Music for Kids?
By Patrick F. Cannon
I have written previously about the importance of exposing students to the widest possible variety of musical styles and periods as part of an ongoing education in the arts. The necessity for this was driven home to me once again recently when I read an article in the Chicago Tribune about how parents should introduce their children to good music.
The author, who was clearly in his late 20s or early 30s, was generally dismissive of much of the music written especially for young children, particularly toddlers and pre-schoolers. His list of appropriate music for kids included a few familiar names, but many I had never heard of. But every one of them could be lumped under the heading “Rock and Roll.”
Now, my own children had several albums of music written for children, which they seemed to enjoy. One, which I remember fondly, was from the then-popular kid’s show, Captain Kangaroo. One of the Captain’s sidekicks, Mr, Green Jeans, sang a song which began “My Uncle Terwiliger waltzes with bears, what a terrible, terrible state of affairs.” What rock song could compare with that?
But they were also exposed to albums of classical, folk, and popular music from what has become known as the Great American Songbook (the work of Gershwin, Berlin, Porter, Rodgers, Kern, etc.). We also had Beatles recordings, which is exactly as far back in musical history as the Tribune author was now willing to go with his children. I feel sorry for them for having a clueless father. Imagine dismissing all painting before Andy Warhol, or all architecture before Robert Venturi, or all movies before Lawrence of Arabia? Too bad for you, Van Gogh, Frank Lloyd Wright, and Citizen Cain.
Now, my children are now in their 40s. My daughter retains very eclectic musical tastes. My son, who was a classically-trained flutist, abandoned it for the guitar and rock and roll. That’s fine with me, since he didn’t make his choice out of ignorance.
I thought about all of this as I was watching Hershey Felder as Irving Berlin at the Royal George Theatre in Chicago. Felder, an accomplished pianist, has done several shows wherein he channels famous composers, including Beethoven, Gershwin and Chopin. Berlin, perhaps America’s greatest popular songwriter, wrote over 1,500 songs during his long career, a career that was mostly over by the time the Beatles appeared on the scene, But sorry kids, you’re never going to hear Blue Skies, What’ll I Do, Always, God Bless America, White Christmas, It’s a Lovely Day Today, or The Song is Ended (because it ended for you in 1962).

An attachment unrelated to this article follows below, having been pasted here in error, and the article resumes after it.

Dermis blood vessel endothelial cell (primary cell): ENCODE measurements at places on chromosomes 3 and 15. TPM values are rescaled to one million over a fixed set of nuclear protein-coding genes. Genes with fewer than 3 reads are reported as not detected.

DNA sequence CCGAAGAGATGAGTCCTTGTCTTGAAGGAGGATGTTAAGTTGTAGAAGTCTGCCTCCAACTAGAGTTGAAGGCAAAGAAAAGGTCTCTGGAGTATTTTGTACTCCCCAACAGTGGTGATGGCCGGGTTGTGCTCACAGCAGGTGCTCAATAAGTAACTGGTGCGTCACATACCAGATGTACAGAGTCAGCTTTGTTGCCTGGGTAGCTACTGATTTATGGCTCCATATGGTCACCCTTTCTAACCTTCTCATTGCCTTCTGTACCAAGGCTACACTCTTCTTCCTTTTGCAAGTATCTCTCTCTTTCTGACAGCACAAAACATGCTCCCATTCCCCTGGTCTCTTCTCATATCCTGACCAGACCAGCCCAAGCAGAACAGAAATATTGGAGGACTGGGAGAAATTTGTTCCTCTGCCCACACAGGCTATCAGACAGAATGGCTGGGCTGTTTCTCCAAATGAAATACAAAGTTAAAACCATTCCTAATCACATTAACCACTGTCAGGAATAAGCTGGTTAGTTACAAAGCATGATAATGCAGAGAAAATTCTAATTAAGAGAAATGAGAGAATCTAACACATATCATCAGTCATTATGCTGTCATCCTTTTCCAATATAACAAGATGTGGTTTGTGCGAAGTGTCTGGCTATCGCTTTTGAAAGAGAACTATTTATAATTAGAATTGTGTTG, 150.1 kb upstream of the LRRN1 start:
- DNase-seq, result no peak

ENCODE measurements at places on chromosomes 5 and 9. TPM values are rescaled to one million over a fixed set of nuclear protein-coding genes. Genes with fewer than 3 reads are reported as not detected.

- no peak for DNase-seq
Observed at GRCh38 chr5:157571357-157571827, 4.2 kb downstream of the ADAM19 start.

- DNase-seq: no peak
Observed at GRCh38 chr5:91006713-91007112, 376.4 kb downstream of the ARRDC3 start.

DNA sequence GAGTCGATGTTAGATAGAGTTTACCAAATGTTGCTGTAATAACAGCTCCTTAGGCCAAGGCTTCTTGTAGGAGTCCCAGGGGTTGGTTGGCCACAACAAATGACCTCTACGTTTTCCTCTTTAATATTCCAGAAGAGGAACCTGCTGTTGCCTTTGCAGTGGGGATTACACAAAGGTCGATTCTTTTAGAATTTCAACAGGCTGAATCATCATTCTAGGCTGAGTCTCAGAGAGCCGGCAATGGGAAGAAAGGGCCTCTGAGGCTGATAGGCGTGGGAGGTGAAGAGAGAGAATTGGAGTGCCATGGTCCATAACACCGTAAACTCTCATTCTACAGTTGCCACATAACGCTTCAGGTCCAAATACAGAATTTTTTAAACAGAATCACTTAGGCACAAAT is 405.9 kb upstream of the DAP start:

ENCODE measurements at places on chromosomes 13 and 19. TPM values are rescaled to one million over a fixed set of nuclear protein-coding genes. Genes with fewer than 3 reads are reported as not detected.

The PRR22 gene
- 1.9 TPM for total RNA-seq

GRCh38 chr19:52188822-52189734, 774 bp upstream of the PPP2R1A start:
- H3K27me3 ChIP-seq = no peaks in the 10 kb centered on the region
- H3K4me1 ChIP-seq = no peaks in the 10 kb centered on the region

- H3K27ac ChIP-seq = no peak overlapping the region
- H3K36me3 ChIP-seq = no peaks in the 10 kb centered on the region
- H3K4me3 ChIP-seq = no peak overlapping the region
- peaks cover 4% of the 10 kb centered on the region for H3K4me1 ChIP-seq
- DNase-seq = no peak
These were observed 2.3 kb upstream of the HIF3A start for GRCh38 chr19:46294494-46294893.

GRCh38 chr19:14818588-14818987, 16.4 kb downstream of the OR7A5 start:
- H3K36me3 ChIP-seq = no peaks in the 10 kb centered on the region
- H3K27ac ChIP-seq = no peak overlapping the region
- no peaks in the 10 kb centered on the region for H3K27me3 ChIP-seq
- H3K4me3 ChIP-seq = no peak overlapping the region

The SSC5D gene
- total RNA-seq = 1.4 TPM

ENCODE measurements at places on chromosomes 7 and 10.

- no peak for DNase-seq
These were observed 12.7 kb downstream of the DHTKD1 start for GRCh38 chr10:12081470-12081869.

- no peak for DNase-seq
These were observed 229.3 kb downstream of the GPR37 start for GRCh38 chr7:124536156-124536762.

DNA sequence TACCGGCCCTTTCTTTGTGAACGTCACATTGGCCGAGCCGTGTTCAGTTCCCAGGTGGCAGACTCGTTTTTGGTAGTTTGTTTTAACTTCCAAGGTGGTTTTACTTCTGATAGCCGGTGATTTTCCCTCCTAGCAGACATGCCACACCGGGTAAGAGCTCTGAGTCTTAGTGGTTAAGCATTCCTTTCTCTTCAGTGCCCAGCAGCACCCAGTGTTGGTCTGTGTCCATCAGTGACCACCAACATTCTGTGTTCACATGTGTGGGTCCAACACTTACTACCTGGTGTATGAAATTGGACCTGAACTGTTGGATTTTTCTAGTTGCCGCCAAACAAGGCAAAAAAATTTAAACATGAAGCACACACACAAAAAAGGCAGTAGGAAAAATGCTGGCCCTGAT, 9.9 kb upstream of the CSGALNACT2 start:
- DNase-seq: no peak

And Berlin was only one of our great American popular music composers. So, kiddies, your also never going to hear Embraceable You, Ol’ Man River, You’re the Top, Oklahoma, On the Street Where She Lives, The Way You Look Tonight, So In Love, Night and Day, My Funny Valentine, Maria, Just One of Those Things, Lady Be Good, Some Enchanted Evening, Baby, It’s Cold Outside, etc., etc., etc.
Felder (as Berlin) said he never wrote a song without a reason. They were written for revues, musicals, both stage and screen, or some special occasion, such as the birth of one of his children. Contrast this with the current practice of songwriter/performers who want to tell us all about their own love lives, both current and past. I can think of no reason why I should care about Taylor Swifts’ reasons for breaking up with another performer, who is likely to write his own song in rebuttal. Ms. Swift is now all of 25, and has been writing such songs since she was 14. Ah, the wisdom of the ages!
Good songs, of course, are still being written, many for the Broadway stage. In the past, the best ones would have been heard on the radio and would even climb to the top of the pop music charts. No more. Now we have separate lists for R&B/Hip Hop, Country, Hot Dance/Electronic, and (presumably for everything else) Pop. Artists rarely stray from their niche, although we occasionally find one crossing over from Country to Pop. Some of them are extraordinarily talented, but like so many actors, don’t feel they have to test themselves against the great music or drama of the past.
Regardless of the genre, the lyrics are too much about me instead of you. Once we had “you are the breathless touch of springtime.” Now, more often than not it’s “you are the S.O.B. who broke my heart.” The increasing vulgarization of lyrics is also noteworthy, but that’s a subject for another day.
Copyright 2015 by Patrick F. Cannon